Second-hand and vintage are popular with young people. But what about their knowledge of how to repair broken things? The Belgian organisation ‘Repair & Share’ started a couple of months ago the ‘Repair Teens’ project which is specifically aimed at young teenagers between twelve and fourteen. The project runs ‘Repair Cafés’, a place where young people repair things together free of charge. That can be anything from furniture and electrical appliances to toys. Repair & Share works together with schools to enhance educational value and creativity. The attitude of giving broken things a new life fits in perfectly well with the circular economy of the future which is part of a larger mission conducted by the European Commission (Zero Waste Economy). The experience also puts the focus on promoting technical jobs as a repairer or maintenance technician.

DIY Studio for kids

Kohnan Shoji, Japan, (number three with 10% market share – Turnover €3.7 bn – 481 stores) opened its first DIY studio, under licence of Kidzania in September 2020.

The studio is located inside the mall of Koshien Mitsui Lalaport and invites kids to discover and make their own coasters whilst using an assortment of DIY equipment at their disposal.

Japanese demographics have been struggling for years with a declining birth rate and a rising aging population. With such in-store efforts, Kohnan management is undoubtedly on the right track to reconnect younger generations with DIY.

Little Bunnings

The market leader in Australia and New-Zealand (340 stores – Turnover €8.3 Bn) is by far the world pioneer in educational programmes for kids as the company has been hosting workshops for more than two decades. Back then, the idea behind the kids’ workshops was to give children the opportunity to learn basic DIY skills.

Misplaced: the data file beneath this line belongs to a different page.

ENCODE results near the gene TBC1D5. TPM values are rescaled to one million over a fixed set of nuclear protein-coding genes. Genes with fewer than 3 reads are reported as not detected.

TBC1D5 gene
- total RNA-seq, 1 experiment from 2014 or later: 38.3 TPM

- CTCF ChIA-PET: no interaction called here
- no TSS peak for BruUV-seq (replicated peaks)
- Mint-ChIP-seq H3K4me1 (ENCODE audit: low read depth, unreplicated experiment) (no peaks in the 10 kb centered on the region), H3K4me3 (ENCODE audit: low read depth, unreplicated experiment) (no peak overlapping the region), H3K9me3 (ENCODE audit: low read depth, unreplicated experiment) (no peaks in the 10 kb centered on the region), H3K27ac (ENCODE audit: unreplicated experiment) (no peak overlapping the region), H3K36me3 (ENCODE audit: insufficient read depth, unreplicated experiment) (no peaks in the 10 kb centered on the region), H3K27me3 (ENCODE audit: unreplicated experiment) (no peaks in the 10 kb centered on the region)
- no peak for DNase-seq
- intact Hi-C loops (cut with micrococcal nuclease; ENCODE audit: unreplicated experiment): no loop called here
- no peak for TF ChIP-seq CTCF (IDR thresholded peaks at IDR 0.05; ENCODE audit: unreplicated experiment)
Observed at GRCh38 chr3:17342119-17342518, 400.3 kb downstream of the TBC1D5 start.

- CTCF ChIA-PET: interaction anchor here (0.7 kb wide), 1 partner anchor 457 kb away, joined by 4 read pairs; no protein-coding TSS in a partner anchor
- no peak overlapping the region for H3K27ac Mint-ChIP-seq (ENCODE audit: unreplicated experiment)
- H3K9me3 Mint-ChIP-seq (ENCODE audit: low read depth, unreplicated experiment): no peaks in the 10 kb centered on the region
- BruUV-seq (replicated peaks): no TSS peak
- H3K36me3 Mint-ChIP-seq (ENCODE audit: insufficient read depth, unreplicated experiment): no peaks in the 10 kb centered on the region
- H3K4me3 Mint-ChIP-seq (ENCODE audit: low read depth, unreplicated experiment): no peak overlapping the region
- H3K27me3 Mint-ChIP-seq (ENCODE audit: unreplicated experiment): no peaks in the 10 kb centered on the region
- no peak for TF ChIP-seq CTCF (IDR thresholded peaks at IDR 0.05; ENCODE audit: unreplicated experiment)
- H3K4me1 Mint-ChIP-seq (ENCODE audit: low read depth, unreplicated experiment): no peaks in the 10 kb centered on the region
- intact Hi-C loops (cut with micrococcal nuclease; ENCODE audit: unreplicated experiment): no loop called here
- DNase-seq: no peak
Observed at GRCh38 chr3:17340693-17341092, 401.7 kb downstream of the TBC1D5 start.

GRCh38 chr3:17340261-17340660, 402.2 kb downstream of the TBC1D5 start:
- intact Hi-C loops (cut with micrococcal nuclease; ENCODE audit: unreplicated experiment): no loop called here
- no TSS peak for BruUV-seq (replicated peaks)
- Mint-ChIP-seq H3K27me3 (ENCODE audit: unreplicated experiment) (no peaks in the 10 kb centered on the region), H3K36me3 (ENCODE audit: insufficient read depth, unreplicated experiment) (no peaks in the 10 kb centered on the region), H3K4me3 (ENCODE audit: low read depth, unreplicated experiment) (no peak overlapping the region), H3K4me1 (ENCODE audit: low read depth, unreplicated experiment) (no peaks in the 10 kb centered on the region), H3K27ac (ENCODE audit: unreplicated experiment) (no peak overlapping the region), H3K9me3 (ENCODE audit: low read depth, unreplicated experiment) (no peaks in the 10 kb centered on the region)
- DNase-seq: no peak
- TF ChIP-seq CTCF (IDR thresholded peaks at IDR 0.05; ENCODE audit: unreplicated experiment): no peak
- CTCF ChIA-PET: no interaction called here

This philosophy still applies to the present DIY clinics, creating a safe space for learning and exploring. Facing the Covid challenges, Bunnings came up with a virtual DIY live series, hosted via Instagram.

During this period, the Australian retailer launched ‘Little Bunnings’, an online game and colouring-in activity that brought kids into a Bunnings scene where they could find hidden items around the store. It kept kids engaged with the Bunnings brand as well as its team, as they could click on a team member icon to provide them hints on how to play.

All these activities are promoted across a range of platforms including social media, instore marketing as well as through third party websites, schools and other community forums.

“Through brand engagement and educational interactions instore, Bunnings invests in embedding memories with customers of all ages.“, says Mike Schneider, Managing Director Bunnings. “As kids grow into teenagers and adulthood, we better understand how to engage and support the generational bond with our customers. And when one day, they will move to their first home, we trust that Bunnings will be front of mind when they have to buy their first toolkit or patch their first wall, Little Bunnings is a big issue!

From a pure management point of view, there is a lot to be learnt from DIY workshops.

It’s all about understanding what happens inside the mind of customers and recognising the role in investing in meaningful initiatives that guide customers throughout their life cycle.

The pandemic has presented a huge test for DIY-retailers. Home Improvement retailers need to actively adapt their strategies and seize the opportunities to develop educational programmes for the youth, tomorrow’s customers.

There are plenty of big-name entrepreneurs with ambition to ensure their future. Let’s trust they will find inspiration in the above-mentioned business cases.

No one can predict the future of our business; for sure kids are willing to be part of it.

It’s Hammertime!